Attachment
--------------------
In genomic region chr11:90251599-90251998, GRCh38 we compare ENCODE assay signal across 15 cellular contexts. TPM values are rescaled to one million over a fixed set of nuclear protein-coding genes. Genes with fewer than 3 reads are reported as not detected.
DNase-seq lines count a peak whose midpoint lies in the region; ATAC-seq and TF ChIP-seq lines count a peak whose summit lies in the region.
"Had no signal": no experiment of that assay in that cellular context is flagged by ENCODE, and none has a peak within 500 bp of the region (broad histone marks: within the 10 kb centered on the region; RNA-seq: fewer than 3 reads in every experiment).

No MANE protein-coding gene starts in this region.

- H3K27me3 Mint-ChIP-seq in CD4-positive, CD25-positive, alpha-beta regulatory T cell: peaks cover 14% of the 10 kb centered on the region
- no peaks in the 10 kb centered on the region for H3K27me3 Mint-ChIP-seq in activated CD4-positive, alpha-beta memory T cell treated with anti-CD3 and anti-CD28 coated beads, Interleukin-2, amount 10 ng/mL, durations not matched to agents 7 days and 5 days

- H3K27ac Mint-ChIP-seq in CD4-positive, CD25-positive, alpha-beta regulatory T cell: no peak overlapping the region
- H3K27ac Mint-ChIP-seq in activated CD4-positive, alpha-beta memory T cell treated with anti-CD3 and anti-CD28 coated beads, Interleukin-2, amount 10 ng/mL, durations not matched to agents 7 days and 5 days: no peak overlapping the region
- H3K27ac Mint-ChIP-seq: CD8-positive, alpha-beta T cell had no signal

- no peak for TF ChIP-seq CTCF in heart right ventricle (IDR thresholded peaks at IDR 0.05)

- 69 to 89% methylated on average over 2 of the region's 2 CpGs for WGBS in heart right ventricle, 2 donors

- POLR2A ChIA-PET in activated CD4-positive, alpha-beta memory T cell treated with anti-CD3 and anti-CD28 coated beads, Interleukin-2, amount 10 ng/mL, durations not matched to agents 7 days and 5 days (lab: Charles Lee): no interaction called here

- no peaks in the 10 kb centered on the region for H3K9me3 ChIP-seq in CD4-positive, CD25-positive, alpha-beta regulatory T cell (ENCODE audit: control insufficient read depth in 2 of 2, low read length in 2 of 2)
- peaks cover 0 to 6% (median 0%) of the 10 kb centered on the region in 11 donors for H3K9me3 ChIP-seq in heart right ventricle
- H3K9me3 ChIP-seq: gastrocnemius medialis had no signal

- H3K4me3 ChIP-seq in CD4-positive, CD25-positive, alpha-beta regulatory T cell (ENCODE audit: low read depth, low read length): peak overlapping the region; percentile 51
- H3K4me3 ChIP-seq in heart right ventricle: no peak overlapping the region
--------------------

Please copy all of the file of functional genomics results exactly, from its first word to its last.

In genomic region chr11:90251599-90251998, GRCh38 we compare ENCODE assay signal across 15 cellular contexts. TPM values are rescaled to one million over a fixed set of nuclear protein-coding genes. Genes with fewer than 3 reads are reported as not detected.
DNase-seq lines count a peak whose midpoint lies in the region; ATAC-seq and TF ChIP-seq lines count a peak whose summit lies in the region.
"Had no signal": no experiment of that assay in that cellular context is flagged by ENCODE, and none has a peak within 500 bp of the region (broad histone marks: within the 10 kb centered on the region; RNA-seq: fewer than 3 reads in every experiment).

No MANE protein-coding gene starts in this region.

- H3K27me3 Mint-ChIP-seq in CD4-positive, CD25-positive, alpha-beta regulatory T cell: peaks cover 14% of the 10 kb centered on the region
- no peaks in the 10 kb centered on the region for H3K27me3 Mint-ChIP-seq in activated CD4-positive, alpha-beta memory T cell treated with anti-CD3 and anti-CD28 coated beads, Interleukin-2, amount 10 ng/mL, durations not matched to agents 7 days and 5 days

- H3K27ac Mint-ChIP-seq in CD4-positive, CD25-positive, alpha-beta regulatory T cell: no peak overlapping the region
- H3K27ac Mint-ChIP-seq in activated CD4-positive, alpha-beta memory T cell treated with anti-CD3 and anti-CD28 coated beads, Interleukin-2, amount 10 ng/mL, durations not matched to agents 7 days and 5 days: no peak overlapping the region
- H3K27ac Mint-ChIP-seq: CD8-positive, alpha-beta T cell had no signal

- no peak for TF ChIP-seq CTCF in heart right ventricle (IDR thresholded peaks at IDR 0.05)

- 69 to 89% methylated on average over 2 of the region's 2 CpGs for WGBS in heart right ventricle, 2 donors

- POLR2A ChIA-PET in activated CD4-positive, alpha-beta memory T cell treated with anti-CD3 and anti-CD28 coated beads, Interleukin-2, amount 10 ng/mL, durations not matched to agents 7 days and 5 days (lab: Charles Lee): no interaction called here

- no peaks in the 10 kb centered on the region for H3K9me3 ChIP-seq in CD4-positive, CD25-positive, alpha-beta regulatory T cell (ENCODE audit: control insufficient read depth in 2 of 2, low read length in 2 of 2)
- peaks cover 0 to 6% (median 0%) of the 10 kb centered on the region in 11 donors for H3K9me3 ChIP-seq in heart right ventricle
- H3K9me3 ChIP-seq: gastrocnemius medialis had no signal

- H3K4me3 ChIP-seq in CD4-positive, CD25-positive, alpha-beta regulatory T cell (ENCODE audit: low read depth, low read length): peak overlapping the region; percentile 51
- H3K4me3 ChIP-seq in heart right ventricle: no peak overlapping the region